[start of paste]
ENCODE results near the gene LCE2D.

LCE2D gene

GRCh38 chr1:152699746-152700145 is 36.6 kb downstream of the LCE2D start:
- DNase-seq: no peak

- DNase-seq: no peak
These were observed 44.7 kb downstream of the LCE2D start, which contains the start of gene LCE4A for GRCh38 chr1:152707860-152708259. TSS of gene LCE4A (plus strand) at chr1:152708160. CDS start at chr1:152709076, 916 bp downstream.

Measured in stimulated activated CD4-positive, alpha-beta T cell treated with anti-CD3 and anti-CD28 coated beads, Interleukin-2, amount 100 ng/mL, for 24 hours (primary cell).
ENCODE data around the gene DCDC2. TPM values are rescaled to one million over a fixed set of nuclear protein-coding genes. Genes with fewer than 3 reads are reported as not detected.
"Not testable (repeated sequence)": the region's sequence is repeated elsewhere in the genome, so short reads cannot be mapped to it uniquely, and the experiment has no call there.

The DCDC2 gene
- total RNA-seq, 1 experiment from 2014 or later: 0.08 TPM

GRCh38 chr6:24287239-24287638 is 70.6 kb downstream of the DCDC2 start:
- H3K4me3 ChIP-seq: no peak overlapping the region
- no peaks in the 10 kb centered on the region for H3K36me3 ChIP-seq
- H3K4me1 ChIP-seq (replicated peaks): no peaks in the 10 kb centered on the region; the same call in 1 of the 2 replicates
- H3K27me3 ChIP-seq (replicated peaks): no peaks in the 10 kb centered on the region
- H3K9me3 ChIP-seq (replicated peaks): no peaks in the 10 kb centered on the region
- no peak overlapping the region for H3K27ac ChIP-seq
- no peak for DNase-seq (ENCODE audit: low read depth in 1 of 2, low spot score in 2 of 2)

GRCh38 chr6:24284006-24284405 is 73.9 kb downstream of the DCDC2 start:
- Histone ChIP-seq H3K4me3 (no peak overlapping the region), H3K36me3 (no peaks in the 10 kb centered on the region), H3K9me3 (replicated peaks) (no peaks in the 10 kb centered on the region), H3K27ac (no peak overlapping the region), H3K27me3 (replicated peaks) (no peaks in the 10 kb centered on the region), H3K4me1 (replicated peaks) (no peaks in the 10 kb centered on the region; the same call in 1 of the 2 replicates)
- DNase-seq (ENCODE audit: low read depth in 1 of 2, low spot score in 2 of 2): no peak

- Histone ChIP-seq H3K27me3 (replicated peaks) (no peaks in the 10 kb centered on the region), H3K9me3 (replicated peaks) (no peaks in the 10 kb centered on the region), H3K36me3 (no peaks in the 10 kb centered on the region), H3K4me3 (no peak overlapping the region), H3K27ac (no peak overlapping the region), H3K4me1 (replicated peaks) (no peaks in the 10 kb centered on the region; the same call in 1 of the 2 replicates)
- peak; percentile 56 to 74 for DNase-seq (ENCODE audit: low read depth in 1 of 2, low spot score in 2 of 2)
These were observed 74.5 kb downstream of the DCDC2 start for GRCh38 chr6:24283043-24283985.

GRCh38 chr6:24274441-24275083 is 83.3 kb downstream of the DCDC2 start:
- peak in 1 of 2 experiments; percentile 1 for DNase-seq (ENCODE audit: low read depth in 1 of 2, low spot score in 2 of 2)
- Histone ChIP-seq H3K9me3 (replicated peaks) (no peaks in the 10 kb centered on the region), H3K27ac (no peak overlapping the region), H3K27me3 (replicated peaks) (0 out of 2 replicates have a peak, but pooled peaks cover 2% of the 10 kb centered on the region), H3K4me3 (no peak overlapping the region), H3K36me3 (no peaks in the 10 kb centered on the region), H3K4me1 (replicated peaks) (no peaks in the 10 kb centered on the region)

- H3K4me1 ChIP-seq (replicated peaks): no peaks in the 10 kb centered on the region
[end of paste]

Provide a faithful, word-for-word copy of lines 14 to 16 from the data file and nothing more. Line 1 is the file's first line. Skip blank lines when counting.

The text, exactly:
- no peaks in the 10 kb centered on the region for H3K36me3 ChIP-seq
- H3K4me1 ChIP-seq (replicated peaks): no peaks in the 10 kb centered on the region; the same call in 1 of the 2 replicates
- H3K27me3 ChIP-seq (replicated peaks): no peaks in the 10 kb centered on the region